President Reagan meets with Federal Reserve Chairman Paul Volcker in the Oval Office, July 16, 1981. PHOTO: BETTMANN ARCHIVE/GETTY IMAGES

Former Federal Reserve Chairman, Paul Volcker, will be remembered for many policy decisions that still outlive his tenure. More specifically, the lessons learned from his handling of the Great Inflation of 1973-81 will be amongst the most relevant.

As we live through a similar economic challenge today, it is important to remember the role that government plays managing inflation. Knowing what government can do, helps us understand the limitations as well. The current divisive political times can create an additional barrier to get structural policy changes implemented, but if there is something we learned from the Volcker era, is that actions have consequences when it comes to monetary policy. Knowing what it is been done to fight inflation can shed some light into what might come next.

The curated article below, published by the Wall Street Journal, provides important context to the measures and reactions that both the Federal Reserve and Congress did to counter the inflationary pressures suffered during 1973-81 and it compares them to today’s actions.

Source: Lessons From the Great Inflation of 1973-81, The Wall Street Journal, August 2nd, 2022

Lessons From the Great Inflation of 1973-81

Then as now, what drove higher prices was excess demand owing to runaway government spending. Ronald Reagan and Paul Volcker understood.

By Phil Gramm and Mike Solon

History withholds its wisdom from those who ignore its lessons. Forty years ago this month, the fiscal policy of President Ronald Reagan and the monetary policy of Federal Reserve Chairman Paul Volcker broke the back of the 20th century’s most destructive inflation, ushered in an economic expansion that effectively lasted a quarter of a century, and banished inflation—until now.

The buildup to the Great Inflation started in 1966, when Congress, at the urging of the Johnson administration, expanded funding for both the war in Vietnam and the War on Poverty. This “guns and butter” policy produced a double-digit surge in federal spending. By 1973 inflation was running at 8.7% and would average 9.2% for nine years—far surpassing average inflation of 3.3% between 1946 and 1972 and 2.7% from 1982 through 2019. During the 1973-81 Great Inflation, even after adjusting for inflation, federal revenue rose by an average 4.1% a year. The share of the economy taken by the federal government in taxes rose by nearly one-eighth, from 17% to 19.1%.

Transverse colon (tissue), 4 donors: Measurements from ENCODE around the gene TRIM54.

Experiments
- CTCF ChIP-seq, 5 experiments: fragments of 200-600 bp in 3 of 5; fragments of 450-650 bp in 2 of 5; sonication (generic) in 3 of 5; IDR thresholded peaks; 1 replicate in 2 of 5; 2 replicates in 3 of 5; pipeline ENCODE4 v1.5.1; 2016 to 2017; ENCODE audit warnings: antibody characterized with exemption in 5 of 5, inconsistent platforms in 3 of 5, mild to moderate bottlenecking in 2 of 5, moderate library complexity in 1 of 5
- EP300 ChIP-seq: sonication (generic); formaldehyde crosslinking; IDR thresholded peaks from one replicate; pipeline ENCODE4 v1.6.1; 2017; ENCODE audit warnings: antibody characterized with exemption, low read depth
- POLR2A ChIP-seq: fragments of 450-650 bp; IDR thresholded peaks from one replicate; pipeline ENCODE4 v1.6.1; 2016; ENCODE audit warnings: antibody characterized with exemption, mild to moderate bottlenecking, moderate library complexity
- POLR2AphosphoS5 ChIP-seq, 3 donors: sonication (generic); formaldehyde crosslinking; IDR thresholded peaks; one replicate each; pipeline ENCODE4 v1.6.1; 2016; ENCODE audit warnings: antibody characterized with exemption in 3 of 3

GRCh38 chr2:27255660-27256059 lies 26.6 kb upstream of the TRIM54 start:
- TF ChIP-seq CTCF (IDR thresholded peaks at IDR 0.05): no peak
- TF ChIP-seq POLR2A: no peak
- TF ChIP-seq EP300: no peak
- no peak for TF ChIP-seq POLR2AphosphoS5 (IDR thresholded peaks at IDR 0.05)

That’s astonishing, because Congress never voted to raise income taxes during that period. In fact, after LBJ’s 1968 temporary tax surcharge, which didn’t slow inflation, Congress cut federal income taxes in 1971, 1975, 1976 and 1977. So how did taxes rise at a record pace? Surreptitiously and automatically through inflation and bracket creep. As the Congressional Budget Office explained in 1980, “taxpayers with two dependents . . . earning $15,000”—around $57,000 in 2022 dollars—“and filing a joint return would pay $294 more in federal income taxes—a 23.8% rise in tax liability—if the family’s adjusted gross income and itemized deductions rose by 13.3%,” the inflation rate of 1979. With 16 tax brackets and 9% inflation over the period, bracket creep increased taxes as a share of gross domestic product by 2.1%, dwarfing the later Clinton and Obama tax increases combined.

But record tax increases couldn’t keep pace with spending. Annual real federal spending increased by 4.3%, defense fell by 0.1%, and social spending exploded by 6.3%. As a share of GDP, total spending rose by 2.6%, defense fell by 1.5%, and social spending rose by 4.1%, almost a one-third increase in the share of national income being spent by the federal government on social spending. Compare that with the New Deal: Social spending rose by a then-unheard-of 2% of GDP from 1933 through 1939.

Guns and butter ignited excess demand and inflation in 1966, but butter has fueled excess demand and inflation ever since. Monetary policy has accommodated these fiscal excesses; and supply disruptions, including those caused by the six-month Arab oil embargo in 1973 and the pandemic shutdown in 2020, exacerbated them. But federal spending has driven inflation in postwar America.